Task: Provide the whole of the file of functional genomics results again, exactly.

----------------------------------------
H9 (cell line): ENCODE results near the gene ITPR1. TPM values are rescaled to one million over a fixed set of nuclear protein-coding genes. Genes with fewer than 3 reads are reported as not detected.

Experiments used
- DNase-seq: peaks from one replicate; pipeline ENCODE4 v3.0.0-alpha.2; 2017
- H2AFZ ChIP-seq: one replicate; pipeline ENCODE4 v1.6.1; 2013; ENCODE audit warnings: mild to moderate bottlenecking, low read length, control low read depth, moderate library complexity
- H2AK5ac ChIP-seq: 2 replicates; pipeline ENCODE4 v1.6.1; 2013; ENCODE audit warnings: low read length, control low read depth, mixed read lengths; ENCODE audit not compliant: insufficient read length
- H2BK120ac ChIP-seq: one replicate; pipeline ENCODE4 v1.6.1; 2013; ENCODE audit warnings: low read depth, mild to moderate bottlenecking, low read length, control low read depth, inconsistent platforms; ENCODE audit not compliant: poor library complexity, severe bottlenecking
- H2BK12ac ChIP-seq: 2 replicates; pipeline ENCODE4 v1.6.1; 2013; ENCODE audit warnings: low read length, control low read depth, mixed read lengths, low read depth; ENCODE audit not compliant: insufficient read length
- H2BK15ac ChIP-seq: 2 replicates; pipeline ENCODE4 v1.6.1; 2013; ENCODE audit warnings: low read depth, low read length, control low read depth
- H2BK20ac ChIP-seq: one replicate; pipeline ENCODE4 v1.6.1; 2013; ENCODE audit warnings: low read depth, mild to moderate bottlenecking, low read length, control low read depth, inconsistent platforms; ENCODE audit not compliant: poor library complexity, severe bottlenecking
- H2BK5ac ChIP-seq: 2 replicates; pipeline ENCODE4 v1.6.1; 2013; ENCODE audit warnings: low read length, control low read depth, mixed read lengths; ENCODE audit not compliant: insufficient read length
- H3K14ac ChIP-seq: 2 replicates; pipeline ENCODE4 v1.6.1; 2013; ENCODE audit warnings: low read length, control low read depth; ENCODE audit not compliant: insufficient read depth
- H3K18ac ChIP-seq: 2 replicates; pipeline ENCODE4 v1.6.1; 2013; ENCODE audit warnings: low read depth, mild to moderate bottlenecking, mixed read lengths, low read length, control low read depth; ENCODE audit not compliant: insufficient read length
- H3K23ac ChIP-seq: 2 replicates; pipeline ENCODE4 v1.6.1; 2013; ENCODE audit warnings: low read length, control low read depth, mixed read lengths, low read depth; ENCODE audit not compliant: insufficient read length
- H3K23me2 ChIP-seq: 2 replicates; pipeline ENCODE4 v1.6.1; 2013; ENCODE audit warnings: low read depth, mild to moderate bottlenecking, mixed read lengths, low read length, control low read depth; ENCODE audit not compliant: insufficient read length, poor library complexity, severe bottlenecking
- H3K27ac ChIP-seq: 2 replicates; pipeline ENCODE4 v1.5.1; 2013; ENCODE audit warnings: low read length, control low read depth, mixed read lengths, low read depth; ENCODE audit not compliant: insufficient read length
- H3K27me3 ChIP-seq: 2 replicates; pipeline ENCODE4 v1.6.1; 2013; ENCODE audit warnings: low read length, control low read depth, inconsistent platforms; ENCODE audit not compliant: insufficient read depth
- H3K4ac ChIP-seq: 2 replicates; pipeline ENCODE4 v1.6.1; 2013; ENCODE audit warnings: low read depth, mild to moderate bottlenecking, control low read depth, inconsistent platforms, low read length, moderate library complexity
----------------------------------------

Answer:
H9 (cell line): ENCODE results near the gene ITPR1. TPM values are rescaled to one million over a fixed set of nuclear protein-coding genes. Genes with fewer than 3 reads are reported as not detected.

Experiments used
- DNase-seq: peaks from one replicate; pipeline ENCODE4 v3.0.0-alpha.2; 2017
- H2AFZ ChIP-seq: one replicate; pipeline ENCODE4 v1.6.1; 2013; ENCODE audit warnings: mild to moderate bottlenecking, low read length, control low read depth, moderate library complexity
- H2AK5ac ChIP-seq: 2 replicates; pipeline ENCODE4 v1.6.1; 2013; ENCODE audit warnings: low read length, control low read depth, mixed read lengths; ENCODE audit not compliant: insufficient read length
- H2BK120ac ChIP-seq: one replicate; pipeline ENCODE4 v1.6.1; 2013; ENCODE audit warnings: low read depth, mild to moderate bottlenecking, low read length, control low read depth, inconsistent platforms; ENCODE audit not compliant: poor library complexity, severe bottlenecking
- H2BK12ac ChIP-seq: 2 replicates; pipeline ENCODE4 v1.6.1; 2013; ENCODE audit warnings: low read length, control low read depth, mixed read lengths, low read depth; ENCODE audit not compliant: insufficient read length
- H2BK15ac ChIP-seq: 2 replicates; pipeline ENCODE4 v1.6.1; 2013; ENCODE audit warnings: low read depth, low read length, control low read depth
- H2BK20ac ChIP-seq: one replicate; pipeline ENCODE4 v1.6.1; 2013; ENCODE audit warnings: low read depth, mild to moderate bottlenecking, low read length, control low read depth, inconsistent platforms; ENCODE audit not compliant: poor library complexity, severe bottlenecking
- H2BK5ac ChIP-seq: 2 replicates; pipeline ENCODE4 v1.6.1; 2013; ENCODE audit warnings: low read length, control low read depth, mixed read lengths; ENCODE audit not compliant: insufficient read length
- H3K14ac ChIP-seq: 2 replicates; pipeline ENCODE4 v1.6.1; 2013; ENCODE audit warnings: low read length, control low read depth; ENCODE audit not compliant: insufficient read depth
- H3K18ac ChIP-seq: 2 replicates; pipeline ENCODE4 v1.6.1; 2013; ENCODE audit warnings: low read depth, mild to moderate bottlenecking, mixed read lengths, low read length, control low read depth; ENCODE audit not compliant: insufficient read length
- H3K23ac ChIP-seq: 2 replicates; pipeline ENCODE4 v1.6.1; 2013; ENCODE audit warnings: low read length, control low read depth, mixed read lengths, low read depth; ENCODE audit not compliant: insufficient read length
- H3K23me2 ChIP-seq: 2 replicates; pipeline ENCODE4 v1.6.1; 2013; ENCODE audit warnings: low read depth, mild to moderate bottlenecking, mixed read lengths, low read length, control low read depth; ENCODE audit not compliant: insufficient read length, poor library complexity, severe bottlenecking
- H3K27ac ChIP-seq: 2 replicates; pipeline ENCODE4 v1.5.1; 2013; ENCODE audit warnings: low read length, control low read depth, mixed read lengths, low read depth; ENCODE audit not compliant: insufficient read length
- H3K27me3 ChIP-seq: 2 replicates; pipeline ENCODE4 v1.6.1; 2013; ENCODE audit warnings: low read length, control low read depth, inconsistent platforms; ENCODE audit not compliant: insufficient read depth
- H3K4ac ChIP-seq: 2 replicates; pipeline ENCODE4 v1.6.1; 2013; ENCODE audit warnings: low read depth, mild to moderate bottlenecking, control low read depth, inconsistent platforms, low read length, moderate library complexity